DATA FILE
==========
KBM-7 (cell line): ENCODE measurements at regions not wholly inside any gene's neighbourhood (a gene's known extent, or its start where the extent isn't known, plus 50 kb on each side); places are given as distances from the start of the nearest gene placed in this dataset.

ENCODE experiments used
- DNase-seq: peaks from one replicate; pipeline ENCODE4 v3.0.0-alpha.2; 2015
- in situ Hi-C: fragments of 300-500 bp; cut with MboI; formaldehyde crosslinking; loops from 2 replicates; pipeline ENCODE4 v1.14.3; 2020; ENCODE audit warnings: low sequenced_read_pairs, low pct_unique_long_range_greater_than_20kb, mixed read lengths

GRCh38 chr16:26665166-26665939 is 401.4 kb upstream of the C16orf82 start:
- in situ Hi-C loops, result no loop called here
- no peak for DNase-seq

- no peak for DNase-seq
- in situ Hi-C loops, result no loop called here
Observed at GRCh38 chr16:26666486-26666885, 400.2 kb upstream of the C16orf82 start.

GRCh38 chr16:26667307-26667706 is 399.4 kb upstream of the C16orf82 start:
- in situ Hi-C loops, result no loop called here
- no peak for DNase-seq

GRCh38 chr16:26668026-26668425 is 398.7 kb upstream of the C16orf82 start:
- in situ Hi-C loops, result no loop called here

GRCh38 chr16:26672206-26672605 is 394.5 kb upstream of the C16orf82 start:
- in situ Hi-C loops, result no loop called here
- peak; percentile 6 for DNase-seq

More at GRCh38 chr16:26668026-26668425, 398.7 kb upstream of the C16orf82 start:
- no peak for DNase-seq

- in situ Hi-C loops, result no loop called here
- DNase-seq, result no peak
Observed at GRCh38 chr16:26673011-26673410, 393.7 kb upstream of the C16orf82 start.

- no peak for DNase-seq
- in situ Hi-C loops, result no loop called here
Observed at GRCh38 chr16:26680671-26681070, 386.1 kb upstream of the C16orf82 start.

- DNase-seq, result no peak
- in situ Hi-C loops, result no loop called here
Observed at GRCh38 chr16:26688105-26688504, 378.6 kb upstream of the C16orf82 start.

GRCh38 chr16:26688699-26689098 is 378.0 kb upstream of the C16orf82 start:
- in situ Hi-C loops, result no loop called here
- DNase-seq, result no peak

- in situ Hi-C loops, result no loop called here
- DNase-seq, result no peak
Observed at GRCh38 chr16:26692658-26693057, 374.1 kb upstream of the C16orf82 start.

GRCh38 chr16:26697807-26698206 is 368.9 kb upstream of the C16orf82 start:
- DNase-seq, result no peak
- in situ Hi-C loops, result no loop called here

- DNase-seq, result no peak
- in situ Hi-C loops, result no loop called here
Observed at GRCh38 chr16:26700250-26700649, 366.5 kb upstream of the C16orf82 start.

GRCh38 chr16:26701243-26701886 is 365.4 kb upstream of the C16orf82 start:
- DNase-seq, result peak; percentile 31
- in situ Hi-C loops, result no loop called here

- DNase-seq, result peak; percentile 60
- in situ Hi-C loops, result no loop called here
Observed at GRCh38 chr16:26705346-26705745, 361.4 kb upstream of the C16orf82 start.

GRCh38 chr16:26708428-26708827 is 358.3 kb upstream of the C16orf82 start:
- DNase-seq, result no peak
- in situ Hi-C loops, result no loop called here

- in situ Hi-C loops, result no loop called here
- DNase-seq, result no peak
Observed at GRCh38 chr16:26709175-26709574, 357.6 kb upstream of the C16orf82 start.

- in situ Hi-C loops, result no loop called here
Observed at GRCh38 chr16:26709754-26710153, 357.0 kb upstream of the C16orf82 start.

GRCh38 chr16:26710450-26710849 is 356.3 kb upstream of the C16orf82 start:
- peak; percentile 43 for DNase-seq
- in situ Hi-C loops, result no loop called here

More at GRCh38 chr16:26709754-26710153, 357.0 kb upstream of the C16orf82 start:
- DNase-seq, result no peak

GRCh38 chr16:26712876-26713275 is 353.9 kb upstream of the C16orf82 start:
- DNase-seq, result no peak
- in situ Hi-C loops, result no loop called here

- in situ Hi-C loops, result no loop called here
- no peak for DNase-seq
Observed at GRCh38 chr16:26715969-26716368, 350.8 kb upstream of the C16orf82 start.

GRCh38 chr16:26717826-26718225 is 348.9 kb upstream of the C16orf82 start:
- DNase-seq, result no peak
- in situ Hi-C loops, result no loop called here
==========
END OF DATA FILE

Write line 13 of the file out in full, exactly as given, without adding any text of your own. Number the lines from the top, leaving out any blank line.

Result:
- no peak for DNase-seq